I am gearing up for tests of a new iteration of my Lieberkühn reflector for 58mm diameter, f=35mm lens for macrophotography. This will be my first print in Shapeways bronzed steel material. In the meantime, enjoy some Lieberkühn enhanced macrophotography, in gif format.
The subject is the lovely Osmia aglaia, a beautiful blue solitary bee from North America. Compression for the GIF format does some fuzzy things to the photos, but it was still worth the experiment for a simple way to display z-stacks. Click for larger versions.
I’ve also recently launched a new double threaded lens cap: stays on the lens when bumped or carried, and now each lens cap fits two standard lens diameters instead of one. They are available here in a variety of sizes, and you can see the firm attachment compared to squeeze lens caps demoed here . I have only tested this design out in the lens diameters I and a few friends own and use. I now need more photographers to try it out and provide feedback. With this in mind I will keep the Shapeways price as low as possible until some more theBilder threaded lens caps have had a run in the wild!
Here’s something you may not know about the old manual Canon auto bellows and macro lens: the threaded adapter that connects a 20mm f3.5 (or 35mm f2.8) macro lens to the bellows employs the same threading standard as the typical microscope objective, known as the Royal Microscopical Society standard, 20.32 mm diameter with a pitch of 0.706 mm per turn, dates back to 1896 when it replaced an earlier standard.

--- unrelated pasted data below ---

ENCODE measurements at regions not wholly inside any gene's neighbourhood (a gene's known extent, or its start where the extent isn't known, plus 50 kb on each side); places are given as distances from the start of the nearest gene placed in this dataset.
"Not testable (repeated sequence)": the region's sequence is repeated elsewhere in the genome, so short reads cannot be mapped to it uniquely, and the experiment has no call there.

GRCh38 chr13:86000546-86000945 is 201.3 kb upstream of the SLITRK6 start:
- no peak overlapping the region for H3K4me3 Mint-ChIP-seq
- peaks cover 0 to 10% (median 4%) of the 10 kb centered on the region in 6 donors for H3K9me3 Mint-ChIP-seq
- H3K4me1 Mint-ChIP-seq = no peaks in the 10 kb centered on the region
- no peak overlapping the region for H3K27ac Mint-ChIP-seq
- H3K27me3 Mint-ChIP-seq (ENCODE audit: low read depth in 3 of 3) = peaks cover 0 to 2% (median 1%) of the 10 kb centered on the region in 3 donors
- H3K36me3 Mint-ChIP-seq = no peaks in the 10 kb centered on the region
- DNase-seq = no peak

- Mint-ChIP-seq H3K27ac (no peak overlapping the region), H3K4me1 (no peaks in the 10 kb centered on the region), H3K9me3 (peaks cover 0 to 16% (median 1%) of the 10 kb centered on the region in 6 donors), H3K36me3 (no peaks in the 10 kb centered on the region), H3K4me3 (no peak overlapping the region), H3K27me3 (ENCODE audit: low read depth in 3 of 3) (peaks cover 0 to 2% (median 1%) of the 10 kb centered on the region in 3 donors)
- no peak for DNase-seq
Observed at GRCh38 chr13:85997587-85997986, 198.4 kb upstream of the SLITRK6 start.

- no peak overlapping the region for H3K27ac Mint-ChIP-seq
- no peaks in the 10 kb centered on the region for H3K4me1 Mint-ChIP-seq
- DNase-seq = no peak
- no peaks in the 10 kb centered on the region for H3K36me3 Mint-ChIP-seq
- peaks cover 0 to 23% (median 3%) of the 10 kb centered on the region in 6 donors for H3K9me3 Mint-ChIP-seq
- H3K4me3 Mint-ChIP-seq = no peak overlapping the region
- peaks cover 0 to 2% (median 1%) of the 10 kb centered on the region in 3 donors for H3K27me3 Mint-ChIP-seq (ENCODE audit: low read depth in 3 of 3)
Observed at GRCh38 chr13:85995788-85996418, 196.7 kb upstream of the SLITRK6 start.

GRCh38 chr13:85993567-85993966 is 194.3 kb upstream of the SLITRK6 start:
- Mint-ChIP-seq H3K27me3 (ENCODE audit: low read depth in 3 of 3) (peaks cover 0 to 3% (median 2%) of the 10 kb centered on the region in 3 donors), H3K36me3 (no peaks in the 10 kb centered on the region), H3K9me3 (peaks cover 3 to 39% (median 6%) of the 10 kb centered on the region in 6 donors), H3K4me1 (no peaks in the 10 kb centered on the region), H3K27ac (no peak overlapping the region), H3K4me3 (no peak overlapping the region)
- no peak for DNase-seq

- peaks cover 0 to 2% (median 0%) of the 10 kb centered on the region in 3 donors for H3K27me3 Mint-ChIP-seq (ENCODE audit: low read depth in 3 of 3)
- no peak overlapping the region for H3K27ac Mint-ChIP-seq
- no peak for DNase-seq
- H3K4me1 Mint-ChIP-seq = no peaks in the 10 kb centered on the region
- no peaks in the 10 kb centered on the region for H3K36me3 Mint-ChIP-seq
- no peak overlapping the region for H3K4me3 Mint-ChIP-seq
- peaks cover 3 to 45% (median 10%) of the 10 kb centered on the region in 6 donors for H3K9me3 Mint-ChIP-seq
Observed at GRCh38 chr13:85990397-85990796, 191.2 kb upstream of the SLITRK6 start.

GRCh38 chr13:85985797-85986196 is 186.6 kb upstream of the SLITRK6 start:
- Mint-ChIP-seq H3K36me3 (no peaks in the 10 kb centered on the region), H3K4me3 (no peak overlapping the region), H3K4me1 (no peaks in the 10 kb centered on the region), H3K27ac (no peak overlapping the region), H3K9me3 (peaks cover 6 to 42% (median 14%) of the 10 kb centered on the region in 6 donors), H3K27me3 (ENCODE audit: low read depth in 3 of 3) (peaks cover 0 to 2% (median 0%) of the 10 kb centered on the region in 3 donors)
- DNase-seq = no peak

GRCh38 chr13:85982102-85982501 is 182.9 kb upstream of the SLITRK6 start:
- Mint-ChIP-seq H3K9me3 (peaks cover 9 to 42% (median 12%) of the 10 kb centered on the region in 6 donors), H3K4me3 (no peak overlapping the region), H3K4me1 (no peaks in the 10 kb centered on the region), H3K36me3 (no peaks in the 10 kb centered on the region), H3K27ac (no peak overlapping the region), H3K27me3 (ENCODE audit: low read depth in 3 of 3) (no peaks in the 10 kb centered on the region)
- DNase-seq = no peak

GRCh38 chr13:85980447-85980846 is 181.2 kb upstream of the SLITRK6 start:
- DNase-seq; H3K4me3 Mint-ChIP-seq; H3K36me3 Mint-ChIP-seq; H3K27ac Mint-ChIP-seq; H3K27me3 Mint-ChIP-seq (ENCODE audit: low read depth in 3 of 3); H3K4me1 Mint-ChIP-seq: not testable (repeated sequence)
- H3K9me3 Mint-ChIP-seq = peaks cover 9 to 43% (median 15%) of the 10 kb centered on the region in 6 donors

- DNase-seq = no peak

The impact of this design choice for macrophotographers is that one can use any standard microscope objective, adding a great deal of options for imaging with the auto bellows and potentially pushing the capabilities of bellows macro into photomicrography. This can result in some very short working distances, and the sterics of the objective and subject mean there won’t generally be a lot of room for illumination sources. I designed this simple 3D printed microphotography objective hood for use with bright transverse illumination such as from a fiber optic illuminator. You may be familiar with the type of lens flare that can arise from this illumination setup-typically a haze effect that decreases the overall contrast of the image while increasing the brightness, particular toward the middle of the image.
I took the images below through a 10X NA = 0.25 objective (on the right, with lens hood).
My camera battery is charging, no spare, and I don’t have a worthwhile illumination source handy to shoot proper test shots (these were illuminated with a handheld torch). Nonetheless, I couldn’t resist taking these half-portraits, and I’ll post them here as a teaser. I will use these gorgeous metallic bees for Lieberkühn tests as well. For now, enjoy these Osmia aglaia photos while my camera charges.